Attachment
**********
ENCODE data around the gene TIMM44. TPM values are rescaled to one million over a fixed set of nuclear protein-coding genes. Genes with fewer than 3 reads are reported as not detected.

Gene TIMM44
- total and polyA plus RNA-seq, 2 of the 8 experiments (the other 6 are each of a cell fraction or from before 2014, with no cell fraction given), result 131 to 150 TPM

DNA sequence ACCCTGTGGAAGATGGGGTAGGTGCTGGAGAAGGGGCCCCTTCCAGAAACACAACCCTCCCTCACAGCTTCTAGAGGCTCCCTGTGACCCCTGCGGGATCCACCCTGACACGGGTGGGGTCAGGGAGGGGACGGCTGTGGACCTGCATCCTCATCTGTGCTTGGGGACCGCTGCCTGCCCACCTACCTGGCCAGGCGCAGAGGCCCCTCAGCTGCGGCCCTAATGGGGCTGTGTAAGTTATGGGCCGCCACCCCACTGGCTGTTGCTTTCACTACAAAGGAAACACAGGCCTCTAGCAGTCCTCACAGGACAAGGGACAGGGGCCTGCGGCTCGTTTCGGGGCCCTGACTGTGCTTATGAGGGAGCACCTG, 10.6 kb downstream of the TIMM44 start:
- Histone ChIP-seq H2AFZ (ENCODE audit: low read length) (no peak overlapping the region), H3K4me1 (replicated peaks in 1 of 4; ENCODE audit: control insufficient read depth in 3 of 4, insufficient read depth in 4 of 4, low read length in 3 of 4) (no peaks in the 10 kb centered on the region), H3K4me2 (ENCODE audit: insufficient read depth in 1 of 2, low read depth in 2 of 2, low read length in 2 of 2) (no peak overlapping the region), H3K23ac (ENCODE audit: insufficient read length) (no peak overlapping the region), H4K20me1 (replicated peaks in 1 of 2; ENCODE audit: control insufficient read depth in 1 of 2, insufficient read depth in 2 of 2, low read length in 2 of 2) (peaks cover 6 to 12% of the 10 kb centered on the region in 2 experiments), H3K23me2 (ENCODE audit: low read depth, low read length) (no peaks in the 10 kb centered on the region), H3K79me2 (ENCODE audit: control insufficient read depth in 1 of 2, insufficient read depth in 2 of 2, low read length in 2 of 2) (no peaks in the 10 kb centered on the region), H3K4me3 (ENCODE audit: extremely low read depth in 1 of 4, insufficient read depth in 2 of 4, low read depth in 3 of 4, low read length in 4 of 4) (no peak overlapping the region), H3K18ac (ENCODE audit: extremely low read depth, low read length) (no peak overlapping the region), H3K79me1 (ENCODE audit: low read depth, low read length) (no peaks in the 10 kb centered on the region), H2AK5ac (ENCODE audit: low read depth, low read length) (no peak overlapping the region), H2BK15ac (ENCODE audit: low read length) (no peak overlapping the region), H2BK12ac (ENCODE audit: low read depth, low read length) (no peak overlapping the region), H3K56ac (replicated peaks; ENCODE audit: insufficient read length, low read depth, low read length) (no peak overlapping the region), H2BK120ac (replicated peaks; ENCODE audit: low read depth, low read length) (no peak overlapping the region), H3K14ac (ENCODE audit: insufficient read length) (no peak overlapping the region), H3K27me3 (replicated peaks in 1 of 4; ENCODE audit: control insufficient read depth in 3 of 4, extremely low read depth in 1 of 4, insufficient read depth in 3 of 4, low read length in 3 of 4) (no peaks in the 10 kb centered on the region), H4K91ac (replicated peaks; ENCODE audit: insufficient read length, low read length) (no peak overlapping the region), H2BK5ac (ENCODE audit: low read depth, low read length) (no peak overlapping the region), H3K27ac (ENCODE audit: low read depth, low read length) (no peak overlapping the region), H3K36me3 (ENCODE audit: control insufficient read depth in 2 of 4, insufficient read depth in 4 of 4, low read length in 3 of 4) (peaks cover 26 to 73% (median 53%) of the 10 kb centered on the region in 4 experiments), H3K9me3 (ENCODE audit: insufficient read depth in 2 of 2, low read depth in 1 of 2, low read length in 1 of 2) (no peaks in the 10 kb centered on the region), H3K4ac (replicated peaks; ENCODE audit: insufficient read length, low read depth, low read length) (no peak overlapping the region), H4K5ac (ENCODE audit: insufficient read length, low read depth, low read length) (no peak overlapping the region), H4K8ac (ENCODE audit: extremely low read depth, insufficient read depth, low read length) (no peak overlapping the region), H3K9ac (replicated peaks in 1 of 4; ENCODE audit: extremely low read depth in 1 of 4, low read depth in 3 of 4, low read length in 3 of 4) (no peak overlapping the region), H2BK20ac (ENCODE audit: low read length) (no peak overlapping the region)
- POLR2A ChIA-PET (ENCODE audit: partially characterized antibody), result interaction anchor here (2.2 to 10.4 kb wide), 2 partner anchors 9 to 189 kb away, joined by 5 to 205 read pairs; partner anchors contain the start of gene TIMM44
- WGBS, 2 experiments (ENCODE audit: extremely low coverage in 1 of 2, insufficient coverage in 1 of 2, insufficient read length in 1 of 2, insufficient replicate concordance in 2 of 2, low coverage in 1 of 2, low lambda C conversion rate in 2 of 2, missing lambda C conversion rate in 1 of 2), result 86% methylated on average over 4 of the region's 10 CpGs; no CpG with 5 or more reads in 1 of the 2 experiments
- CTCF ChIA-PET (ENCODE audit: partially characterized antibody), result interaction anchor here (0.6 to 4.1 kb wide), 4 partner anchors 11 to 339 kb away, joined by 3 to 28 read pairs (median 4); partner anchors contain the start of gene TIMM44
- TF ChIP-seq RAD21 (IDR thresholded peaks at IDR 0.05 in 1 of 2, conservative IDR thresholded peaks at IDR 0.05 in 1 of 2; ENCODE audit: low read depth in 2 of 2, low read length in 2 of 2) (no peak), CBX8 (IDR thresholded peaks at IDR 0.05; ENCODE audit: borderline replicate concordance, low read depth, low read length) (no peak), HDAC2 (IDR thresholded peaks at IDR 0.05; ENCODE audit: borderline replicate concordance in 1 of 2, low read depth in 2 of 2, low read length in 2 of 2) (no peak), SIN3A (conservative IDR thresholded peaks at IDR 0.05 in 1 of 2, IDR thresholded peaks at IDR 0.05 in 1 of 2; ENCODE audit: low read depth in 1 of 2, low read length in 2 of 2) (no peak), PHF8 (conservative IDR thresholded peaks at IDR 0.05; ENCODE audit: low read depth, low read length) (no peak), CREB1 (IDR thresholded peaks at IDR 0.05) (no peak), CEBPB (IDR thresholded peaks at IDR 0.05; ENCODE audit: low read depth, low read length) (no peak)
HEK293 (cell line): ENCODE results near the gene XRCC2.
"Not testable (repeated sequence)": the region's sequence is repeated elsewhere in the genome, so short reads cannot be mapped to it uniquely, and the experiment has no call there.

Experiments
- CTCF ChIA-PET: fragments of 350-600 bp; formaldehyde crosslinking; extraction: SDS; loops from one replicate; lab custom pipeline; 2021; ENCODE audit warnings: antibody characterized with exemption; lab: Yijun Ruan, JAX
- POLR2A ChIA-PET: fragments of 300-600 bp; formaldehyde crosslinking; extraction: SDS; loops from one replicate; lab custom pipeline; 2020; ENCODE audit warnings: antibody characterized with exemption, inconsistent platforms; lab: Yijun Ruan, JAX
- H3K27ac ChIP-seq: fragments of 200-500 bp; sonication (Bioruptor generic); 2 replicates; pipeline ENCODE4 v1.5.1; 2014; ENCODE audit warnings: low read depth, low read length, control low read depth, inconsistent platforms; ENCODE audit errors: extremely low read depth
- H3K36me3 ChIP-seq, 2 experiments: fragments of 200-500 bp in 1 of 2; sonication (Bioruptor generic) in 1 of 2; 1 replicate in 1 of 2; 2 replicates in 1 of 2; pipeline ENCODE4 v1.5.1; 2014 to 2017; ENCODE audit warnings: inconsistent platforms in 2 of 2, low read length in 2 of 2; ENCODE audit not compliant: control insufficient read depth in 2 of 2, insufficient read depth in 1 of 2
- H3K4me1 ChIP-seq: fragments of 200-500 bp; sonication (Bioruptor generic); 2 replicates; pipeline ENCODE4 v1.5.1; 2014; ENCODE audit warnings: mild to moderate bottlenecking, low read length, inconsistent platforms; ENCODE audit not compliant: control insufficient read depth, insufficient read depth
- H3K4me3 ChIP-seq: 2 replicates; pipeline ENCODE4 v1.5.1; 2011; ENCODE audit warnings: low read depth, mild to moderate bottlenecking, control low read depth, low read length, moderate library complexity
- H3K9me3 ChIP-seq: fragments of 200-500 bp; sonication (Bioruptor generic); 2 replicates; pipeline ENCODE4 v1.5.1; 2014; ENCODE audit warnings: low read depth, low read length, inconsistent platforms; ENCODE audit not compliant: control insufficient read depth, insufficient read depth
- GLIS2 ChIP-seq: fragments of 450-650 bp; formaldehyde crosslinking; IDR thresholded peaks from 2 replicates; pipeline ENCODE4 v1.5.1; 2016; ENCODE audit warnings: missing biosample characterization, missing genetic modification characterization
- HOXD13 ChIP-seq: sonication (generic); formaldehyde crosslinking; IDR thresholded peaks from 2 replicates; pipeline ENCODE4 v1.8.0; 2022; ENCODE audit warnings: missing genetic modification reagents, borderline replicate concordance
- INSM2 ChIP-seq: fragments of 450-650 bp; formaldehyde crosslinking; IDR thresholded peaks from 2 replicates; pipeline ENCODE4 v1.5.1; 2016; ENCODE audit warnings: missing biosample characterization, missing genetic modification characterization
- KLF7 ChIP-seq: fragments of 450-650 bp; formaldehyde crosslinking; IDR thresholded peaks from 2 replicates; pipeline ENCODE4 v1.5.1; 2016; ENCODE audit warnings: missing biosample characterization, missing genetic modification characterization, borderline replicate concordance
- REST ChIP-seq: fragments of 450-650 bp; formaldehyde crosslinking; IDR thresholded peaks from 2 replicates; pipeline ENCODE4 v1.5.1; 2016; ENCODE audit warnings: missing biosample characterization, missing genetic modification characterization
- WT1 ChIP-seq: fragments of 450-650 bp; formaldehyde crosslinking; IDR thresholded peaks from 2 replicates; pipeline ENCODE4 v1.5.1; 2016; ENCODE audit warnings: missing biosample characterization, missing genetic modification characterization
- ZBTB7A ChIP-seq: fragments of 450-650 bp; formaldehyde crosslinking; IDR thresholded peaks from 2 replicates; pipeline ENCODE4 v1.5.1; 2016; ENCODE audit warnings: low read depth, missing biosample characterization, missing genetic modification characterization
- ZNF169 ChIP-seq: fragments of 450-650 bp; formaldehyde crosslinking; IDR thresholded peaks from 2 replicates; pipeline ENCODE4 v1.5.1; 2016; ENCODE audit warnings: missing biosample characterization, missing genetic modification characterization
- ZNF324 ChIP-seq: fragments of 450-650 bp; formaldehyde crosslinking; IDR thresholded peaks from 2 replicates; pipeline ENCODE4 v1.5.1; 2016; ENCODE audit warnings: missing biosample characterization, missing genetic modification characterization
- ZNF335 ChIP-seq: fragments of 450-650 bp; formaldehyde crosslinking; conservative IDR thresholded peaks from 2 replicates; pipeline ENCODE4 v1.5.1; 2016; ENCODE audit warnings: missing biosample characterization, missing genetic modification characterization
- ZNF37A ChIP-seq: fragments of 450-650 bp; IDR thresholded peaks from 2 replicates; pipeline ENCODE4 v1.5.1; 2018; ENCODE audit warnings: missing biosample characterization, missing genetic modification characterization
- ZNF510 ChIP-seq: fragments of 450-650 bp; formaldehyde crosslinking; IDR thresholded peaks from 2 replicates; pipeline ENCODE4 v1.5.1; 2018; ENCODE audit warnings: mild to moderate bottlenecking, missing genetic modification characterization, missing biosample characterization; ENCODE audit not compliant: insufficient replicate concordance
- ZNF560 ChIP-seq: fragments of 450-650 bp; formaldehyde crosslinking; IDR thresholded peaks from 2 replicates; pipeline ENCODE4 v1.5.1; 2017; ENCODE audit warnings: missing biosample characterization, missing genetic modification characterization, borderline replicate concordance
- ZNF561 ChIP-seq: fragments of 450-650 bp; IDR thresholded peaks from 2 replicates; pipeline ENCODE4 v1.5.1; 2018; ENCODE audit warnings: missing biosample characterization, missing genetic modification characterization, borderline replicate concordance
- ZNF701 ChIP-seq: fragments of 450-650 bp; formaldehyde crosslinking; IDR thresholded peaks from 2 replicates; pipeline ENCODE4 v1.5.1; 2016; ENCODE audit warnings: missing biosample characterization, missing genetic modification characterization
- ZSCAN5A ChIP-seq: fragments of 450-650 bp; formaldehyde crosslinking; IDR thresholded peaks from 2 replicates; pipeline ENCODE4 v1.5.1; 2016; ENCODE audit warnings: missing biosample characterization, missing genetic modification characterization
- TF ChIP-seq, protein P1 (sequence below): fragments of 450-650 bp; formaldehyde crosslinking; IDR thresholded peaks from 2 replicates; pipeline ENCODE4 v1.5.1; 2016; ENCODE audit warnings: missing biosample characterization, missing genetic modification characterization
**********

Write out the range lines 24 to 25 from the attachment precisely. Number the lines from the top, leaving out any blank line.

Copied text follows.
- REST ChIP-seq: fragments of 450-650 bp; formaldehyde crosslinking; IDR thresholded peaks from 2 replicates; pipeline ENCODE4 v1.5.1; 2016; ENCODE audit warnings: missing biosample characterization, missing genetic modification characterization
- WT1 ChIP-seq: fragments of 450-650 bp; formaldehyde crosslinking; IDR thresholded peaks from 2 replicates; pipeline ENCODE4 v1.5.1; 2016; ENCODE audit warnings: missing biosample characterization, missing genetic modification characterization